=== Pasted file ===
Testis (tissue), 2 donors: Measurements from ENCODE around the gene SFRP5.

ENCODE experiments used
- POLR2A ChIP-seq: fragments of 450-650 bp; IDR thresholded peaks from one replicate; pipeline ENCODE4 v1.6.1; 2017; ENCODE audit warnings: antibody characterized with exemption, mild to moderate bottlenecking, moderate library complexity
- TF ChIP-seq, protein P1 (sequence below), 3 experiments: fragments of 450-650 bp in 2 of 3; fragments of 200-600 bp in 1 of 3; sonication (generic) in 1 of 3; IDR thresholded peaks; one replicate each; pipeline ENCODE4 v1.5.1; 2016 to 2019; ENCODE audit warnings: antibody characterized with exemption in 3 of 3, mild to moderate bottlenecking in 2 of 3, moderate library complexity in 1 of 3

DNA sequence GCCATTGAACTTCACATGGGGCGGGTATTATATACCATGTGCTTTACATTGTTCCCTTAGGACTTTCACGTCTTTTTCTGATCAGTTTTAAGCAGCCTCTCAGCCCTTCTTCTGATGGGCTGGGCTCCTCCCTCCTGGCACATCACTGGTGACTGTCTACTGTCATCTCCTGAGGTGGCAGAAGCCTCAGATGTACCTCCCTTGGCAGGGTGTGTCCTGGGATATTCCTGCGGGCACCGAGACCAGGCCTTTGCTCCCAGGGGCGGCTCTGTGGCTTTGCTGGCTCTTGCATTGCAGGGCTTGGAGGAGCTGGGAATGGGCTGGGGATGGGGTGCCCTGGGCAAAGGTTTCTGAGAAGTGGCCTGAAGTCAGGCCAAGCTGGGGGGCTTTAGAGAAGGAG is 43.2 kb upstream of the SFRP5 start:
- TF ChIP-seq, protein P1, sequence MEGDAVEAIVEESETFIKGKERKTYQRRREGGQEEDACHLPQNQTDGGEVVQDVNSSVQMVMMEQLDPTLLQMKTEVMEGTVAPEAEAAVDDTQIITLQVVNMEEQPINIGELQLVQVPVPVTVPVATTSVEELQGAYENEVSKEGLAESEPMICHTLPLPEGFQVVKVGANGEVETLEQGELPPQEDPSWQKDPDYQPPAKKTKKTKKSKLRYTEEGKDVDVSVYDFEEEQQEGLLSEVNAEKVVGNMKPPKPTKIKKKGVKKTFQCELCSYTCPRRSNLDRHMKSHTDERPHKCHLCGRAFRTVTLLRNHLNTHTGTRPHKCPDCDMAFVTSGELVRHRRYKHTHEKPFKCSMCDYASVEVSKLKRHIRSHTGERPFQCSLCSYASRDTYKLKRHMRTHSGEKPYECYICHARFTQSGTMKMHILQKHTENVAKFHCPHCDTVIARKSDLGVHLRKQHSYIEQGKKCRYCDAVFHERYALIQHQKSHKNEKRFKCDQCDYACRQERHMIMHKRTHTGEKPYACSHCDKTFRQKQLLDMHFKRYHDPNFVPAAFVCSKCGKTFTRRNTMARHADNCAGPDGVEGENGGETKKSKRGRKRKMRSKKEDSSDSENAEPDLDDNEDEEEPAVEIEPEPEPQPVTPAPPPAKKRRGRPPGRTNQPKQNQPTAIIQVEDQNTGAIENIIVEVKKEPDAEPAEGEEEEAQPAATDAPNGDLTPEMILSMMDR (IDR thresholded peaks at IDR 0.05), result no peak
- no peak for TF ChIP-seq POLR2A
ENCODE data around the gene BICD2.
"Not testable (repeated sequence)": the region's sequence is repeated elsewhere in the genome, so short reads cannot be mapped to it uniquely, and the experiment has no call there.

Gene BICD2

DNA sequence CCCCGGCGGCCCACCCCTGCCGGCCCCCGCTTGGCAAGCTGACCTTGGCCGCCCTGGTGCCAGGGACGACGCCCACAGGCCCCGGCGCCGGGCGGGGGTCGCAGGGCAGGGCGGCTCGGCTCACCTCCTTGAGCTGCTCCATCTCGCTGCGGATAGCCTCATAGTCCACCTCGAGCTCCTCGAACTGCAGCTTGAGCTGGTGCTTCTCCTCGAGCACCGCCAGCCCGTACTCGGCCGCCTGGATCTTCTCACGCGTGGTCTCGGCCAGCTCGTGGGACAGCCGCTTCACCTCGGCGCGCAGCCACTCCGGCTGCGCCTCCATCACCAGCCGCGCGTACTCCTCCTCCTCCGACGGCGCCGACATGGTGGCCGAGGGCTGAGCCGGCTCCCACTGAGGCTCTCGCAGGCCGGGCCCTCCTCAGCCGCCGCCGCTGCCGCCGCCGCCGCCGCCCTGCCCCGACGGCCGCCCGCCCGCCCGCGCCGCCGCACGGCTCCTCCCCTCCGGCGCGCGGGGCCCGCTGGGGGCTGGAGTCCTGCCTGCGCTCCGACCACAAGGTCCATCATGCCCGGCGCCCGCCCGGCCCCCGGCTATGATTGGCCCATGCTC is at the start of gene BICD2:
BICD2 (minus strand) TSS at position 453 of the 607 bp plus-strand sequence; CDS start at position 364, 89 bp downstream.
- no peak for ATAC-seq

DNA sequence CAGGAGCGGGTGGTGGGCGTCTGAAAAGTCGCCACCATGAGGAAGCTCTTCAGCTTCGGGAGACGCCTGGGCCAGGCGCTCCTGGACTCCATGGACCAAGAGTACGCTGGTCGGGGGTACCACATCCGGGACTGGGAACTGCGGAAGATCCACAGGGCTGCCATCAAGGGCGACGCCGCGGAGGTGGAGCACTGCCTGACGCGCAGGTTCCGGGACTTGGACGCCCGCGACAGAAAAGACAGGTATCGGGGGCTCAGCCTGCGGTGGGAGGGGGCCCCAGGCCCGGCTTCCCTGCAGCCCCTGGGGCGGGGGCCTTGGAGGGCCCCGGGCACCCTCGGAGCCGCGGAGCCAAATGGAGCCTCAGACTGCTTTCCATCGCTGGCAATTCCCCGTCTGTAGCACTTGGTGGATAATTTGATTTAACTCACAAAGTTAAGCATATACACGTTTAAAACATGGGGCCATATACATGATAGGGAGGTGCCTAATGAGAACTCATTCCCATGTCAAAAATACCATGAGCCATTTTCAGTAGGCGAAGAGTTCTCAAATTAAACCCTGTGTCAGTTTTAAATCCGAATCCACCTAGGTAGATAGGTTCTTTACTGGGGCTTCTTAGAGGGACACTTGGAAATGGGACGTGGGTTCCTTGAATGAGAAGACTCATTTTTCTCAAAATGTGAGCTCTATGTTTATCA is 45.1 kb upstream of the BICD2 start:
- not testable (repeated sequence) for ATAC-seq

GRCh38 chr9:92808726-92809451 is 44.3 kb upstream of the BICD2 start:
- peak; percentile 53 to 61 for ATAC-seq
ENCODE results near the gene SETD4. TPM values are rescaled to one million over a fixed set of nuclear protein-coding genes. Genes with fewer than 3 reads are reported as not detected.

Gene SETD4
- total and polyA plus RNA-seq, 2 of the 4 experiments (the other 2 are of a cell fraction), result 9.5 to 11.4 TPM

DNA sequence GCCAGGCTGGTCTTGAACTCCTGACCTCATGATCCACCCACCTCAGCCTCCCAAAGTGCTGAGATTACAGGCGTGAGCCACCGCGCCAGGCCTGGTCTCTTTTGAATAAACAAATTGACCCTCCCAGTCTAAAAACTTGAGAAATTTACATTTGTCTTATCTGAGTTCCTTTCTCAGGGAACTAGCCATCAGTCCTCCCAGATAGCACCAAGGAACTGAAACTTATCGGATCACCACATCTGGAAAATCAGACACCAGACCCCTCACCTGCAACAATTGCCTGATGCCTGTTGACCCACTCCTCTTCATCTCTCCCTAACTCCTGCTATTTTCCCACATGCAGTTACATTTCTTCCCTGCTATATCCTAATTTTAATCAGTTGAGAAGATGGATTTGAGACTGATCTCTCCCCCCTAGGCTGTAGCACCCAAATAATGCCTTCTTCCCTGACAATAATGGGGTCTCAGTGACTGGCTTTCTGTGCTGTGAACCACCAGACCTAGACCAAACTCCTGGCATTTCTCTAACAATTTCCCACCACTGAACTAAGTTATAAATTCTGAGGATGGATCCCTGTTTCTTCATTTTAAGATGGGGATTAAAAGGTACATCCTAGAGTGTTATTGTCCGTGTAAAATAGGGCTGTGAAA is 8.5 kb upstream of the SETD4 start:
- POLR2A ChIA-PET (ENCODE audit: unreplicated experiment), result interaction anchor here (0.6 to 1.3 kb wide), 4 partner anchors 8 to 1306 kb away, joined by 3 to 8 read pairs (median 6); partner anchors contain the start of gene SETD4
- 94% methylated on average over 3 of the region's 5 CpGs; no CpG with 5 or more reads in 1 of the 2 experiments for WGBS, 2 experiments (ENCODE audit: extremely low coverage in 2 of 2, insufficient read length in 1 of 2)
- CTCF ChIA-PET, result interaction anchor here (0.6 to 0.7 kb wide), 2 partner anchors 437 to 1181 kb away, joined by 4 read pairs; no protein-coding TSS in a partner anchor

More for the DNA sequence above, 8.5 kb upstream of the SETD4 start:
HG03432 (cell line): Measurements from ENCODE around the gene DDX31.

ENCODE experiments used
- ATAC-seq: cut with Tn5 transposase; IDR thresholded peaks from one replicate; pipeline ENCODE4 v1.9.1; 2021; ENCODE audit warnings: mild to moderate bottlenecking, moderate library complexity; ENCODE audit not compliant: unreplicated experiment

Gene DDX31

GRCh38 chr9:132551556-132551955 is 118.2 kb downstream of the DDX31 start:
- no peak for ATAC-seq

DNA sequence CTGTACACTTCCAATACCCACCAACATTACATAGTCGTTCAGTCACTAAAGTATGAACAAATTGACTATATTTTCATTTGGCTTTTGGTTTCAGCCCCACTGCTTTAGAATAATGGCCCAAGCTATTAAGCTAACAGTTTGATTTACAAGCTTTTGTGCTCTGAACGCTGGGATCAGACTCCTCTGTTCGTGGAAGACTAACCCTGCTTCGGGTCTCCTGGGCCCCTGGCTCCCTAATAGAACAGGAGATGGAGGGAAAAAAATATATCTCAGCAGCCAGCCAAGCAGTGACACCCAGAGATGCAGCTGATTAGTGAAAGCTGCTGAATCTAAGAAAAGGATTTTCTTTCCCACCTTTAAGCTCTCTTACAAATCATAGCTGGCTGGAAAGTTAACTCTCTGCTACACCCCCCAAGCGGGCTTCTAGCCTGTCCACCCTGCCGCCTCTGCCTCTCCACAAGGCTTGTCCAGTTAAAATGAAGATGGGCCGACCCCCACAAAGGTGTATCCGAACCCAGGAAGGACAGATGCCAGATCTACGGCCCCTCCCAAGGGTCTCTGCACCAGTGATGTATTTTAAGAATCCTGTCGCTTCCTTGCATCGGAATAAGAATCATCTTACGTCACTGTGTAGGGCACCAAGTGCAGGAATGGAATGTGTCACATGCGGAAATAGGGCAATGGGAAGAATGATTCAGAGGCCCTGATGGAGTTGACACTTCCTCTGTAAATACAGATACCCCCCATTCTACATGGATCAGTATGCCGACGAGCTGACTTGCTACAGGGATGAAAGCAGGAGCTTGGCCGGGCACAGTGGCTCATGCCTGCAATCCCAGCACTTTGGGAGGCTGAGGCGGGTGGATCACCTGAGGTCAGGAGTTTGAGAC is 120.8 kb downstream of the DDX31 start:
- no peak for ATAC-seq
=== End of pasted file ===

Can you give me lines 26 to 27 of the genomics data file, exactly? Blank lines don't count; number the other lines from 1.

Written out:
HG03432 (cell line): Measurements from ENCODE around the gene DDX31.

ENCODE experiments used